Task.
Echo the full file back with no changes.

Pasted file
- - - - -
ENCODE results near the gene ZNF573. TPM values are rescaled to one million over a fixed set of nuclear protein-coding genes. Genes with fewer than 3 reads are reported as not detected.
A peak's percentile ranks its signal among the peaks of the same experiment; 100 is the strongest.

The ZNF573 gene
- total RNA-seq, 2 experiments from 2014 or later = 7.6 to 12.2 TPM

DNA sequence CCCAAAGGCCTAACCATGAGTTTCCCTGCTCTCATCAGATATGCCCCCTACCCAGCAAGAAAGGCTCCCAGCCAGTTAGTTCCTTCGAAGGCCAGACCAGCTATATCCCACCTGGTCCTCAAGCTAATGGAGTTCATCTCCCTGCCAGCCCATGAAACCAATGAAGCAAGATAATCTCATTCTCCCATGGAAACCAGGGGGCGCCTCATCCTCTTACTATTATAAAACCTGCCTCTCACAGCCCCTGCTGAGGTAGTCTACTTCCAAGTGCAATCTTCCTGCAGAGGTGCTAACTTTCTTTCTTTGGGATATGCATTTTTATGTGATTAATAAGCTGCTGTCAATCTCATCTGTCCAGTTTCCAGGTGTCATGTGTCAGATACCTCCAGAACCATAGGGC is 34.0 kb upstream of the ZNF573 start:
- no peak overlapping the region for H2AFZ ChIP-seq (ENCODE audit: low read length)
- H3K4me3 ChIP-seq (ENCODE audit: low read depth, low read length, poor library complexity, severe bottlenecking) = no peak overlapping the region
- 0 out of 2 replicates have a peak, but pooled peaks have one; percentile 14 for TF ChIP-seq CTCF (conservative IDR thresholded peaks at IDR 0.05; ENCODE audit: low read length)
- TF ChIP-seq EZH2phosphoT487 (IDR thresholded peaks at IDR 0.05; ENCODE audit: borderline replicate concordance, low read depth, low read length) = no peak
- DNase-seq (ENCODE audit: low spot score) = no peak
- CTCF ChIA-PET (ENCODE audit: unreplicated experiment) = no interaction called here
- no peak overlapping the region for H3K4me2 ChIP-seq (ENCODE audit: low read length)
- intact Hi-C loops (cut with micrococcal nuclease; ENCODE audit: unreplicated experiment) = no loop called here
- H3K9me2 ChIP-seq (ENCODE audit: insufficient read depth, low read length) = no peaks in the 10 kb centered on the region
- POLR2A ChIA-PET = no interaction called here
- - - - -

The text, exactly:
ENCODE results near the gene ZNF573. TPM values are rescaled to one million over a fixed set of nuclear protein-coding genes. Genes with fewer than 3 reads are reported as not detected.
A peak's percentile ranks its signal among the peaks of the same experiment; 100 is the strongest.

The ZNF573 gene
- total RNA-seq, 2 experiments from 2014 or later = 7.6 to 12.2 TPM

DNA sequence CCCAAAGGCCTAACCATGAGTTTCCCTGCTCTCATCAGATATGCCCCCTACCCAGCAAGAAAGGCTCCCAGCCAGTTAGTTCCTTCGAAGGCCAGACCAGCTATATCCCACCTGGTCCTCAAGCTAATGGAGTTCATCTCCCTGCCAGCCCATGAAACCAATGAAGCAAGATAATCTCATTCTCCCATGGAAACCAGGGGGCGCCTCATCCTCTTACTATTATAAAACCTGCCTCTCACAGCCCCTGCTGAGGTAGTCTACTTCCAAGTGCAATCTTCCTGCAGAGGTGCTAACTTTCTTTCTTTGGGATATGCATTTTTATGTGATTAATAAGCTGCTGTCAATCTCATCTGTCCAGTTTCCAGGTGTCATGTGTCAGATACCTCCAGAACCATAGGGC is 34.0 kb upstream of the ZNF573 start:
- no peak overlapping the region for H2AFZ ChIP-seq (ENCODE audit: low read length)
- H3K4me3 ChIP-seq (ENCODE audit: low read depth, low read length, poor library complexity, severe bottlenecking) = no peak overlapping the region
- 0 out of 2 replicates have a peak, but pooled peaks have one; percentile 14 for TF ChIP-seq CTCF (conservative IDR thresholded peaks at IDR 0.05; ENCODE audit: low read length)
- TF ChIP-seq EZH2phosphoT487 (IDR thresholded peaks at IDR 0.05; ENCODE audit: borderline replicate concordance, low read depth, low read length) = no peak
- DNase-seq (ENCODE audit: low spot score) = no peak
- CTCF ChIA-PET (ENCODE audit: unreplicated experiment) = no interaction called here
- no peak overlapping the region for H3K4me2 ChIP-seq (ENCODE audit: low read length)
- intact Hi-C loops (cut with micrococcal nuclease; ENCODE audit: unreplicated experiment) = no loop called here
- H3K9me2 ChIP-seq (ENCODE audit: insufficient read depth, low read length) = no peaks in the 10 kb centered on the region
- POLR2A ChIA-PET = no interaction called here